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Rediscovering the Nintendo 64
After years of disuse, the Nintendo 64 makes a comeback
Being a younger 20-something, I grew up with the Nintendo 64 gaming console. I remember my friends and I used to host parties just to play video games. Between eating snack foods and drinking unhealthy portions of Surge, we would play Donkey Kong 64 and Mario Kart until well past midnight. Nintendo 64 was a large part of my childhood.
I never got rid of my Nintendo. Now, I’ve never gotten rid of any of my gaming consoles with the exception of my PC (I still have my original Gameboy, that glorious gray brick). But my Nintendo, though it sat for many years dormant in my bedroom, was special.
About three years ago, I got my Xbox 360, and I got hooked on games like Halo 3, BioShock, and of course, Portal. Games of today are terrific, with compelling storylines that motivate the players through the gameplay. What’s great about games today is that they are so story-driven it is like being inserted into a movie. This story is much of the reason that today’s games have such fandom.
About a year ago, I found the Nintendo 64 in my closet, and decided to dust it off and move it into our media room. Just to relive some memories, I played Super Mario 64 and a little Super Smash Bros. I forgot how completely addictive these games are. True, the games have such a low resolution that the pixels are glaringly obvious on a 50-inch screen, but the gameplay is so fun, it doesn’t matter. I played with the Nintendo 64 for several afternoons, until switching back to the Xbox.
A welcomed Christmas present
Several months passed without touching my Nintendo and Christmas 2010 was approaching. My friend Nicole came over to exchange presents a few days before Christmas. She had been asking for weeks about a particular gift, trying to be sneaky but I had my suspicions. When we exchanged, my suspicions had been confirmed. At the bottom of a festive bag, there laid a green box, with Halo Reach on the cover. I had been waiting anxiously to play, and after hearing so many positive reviews on the game, I don’t think I could have waited less time to play. The campaign was great, the multiplayer was well done, and Forge World was spectacular.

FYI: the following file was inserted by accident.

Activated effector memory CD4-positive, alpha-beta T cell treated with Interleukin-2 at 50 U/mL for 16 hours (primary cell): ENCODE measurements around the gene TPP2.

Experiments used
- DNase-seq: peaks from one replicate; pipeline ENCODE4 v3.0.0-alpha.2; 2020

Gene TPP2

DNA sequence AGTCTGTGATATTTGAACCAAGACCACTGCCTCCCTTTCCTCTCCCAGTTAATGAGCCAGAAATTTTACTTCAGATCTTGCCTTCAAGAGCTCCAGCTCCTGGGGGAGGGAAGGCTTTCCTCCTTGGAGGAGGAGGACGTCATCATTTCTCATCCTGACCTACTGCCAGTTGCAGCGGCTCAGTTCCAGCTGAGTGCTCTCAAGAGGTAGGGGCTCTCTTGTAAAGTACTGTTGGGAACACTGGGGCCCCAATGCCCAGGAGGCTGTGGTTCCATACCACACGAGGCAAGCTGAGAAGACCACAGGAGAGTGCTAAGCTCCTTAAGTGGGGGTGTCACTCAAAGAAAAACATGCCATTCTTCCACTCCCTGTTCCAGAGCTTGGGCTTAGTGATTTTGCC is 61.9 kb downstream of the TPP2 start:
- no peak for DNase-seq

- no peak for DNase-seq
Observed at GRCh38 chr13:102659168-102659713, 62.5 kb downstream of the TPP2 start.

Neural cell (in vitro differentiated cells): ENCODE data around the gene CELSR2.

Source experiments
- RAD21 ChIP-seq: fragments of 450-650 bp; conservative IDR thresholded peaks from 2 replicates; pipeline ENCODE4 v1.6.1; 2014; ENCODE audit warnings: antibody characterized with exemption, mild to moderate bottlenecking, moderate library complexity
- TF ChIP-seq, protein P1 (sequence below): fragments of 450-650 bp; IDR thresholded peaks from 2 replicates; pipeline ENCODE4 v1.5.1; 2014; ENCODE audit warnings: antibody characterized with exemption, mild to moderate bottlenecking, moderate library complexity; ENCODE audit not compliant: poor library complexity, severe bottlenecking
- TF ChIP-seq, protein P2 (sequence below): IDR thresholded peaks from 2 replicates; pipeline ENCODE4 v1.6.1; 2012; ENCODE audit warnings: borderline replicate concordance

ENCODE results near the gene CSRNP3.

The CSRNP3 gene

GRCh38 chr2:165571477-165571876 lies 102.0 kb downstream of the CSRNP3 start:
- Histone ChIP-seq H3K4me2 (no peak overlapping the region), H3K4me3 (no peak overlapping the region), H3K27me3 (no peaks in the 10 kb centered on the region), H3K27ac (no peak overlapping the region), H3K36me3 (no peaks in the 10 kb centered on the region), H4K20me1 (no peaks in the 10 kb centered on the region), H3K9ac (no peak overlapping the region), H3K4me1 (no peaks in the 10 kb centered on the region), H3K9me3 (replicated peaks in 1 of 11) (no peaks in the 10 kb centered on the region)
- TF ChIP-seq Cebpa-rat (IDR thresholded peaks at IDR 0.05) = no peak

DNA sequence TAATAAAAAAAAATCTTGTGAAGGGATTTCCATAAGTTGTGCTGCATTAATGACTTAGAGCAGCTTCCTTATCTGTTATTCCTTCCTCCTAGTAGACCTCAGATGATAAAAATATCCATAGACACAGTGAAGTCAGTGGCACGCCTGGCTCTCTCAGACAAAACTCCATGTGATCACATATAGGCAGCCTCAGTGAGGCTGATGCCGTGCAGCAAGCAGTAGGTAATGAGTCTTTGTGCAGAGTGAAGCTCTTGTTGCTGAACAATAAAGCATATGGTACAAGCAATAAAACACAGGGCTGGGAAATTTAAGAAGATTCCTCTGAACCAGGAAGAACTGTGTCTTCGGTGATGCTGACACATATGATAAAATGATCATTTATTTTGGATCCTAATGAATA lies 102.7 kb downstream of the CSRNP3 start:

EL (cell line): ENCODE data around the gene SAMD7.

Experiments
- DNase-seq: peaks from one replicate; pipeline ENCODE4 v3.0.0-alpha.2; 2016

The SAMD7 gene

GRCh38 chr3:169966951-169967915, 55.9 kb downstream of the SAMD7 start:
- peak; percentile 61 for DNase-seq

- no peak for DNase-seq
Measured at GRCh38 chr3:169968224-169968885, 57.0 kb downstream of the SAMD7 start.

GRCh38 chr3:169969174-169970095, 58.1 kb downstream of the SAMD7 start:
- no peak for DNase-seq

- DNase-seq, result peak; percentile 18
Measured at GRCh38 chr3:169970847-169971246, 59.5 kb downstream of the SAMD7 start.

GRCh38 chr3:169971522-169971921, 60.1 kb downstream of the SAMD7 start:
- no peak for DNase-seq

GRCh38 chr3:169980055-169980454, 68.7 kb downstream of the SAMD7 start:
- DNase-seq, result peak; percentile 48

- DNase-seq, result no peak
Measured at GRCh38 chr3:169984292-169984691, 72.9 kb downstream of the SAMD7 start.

Days passed with me shooting aliens and building new fun maps to play with my friends. Every day until Christmas I played Reach. It was a great upgrade to Halo 3 and ODST.
Christmas Day 2010 was one of the best ever. Everyone in my family woke up with smiles, and we excitedly began opening presents. Though I am not a great shopper and some family members are hard to shop for, I looked forward to them opening my gifts to them; I felt I had done well. Every present I opened was fantastic. I got a brand new bike, a pair of new shoes, and lots of clothes.
When it was time for the siblings to exchange gifts, my younger sister Olivia handed me two presents. As I started tearing away at the wrapping paper, I saw Diddy Kong Racing and Mario Golf, two cartridge games for the Nintendo 64. She had remembered me wishing I had more games for the console so many months ago.
Later Christmas day I wanted to play Diddy Kong Racing. I inserted the cartridge and tuned the TV to one of the Video inputs. None of the inputs were showing the game. After ten minutes of trying to get the game to work, I tried Mario Golf instead. Mario Golf worked, and my sister and I played a round of golf. After the game, she was a little disappointed that one of her gifts to me was defective, and I felt bad for her. I reassured to her that I really appreciated the gift, and it was very thoughtful.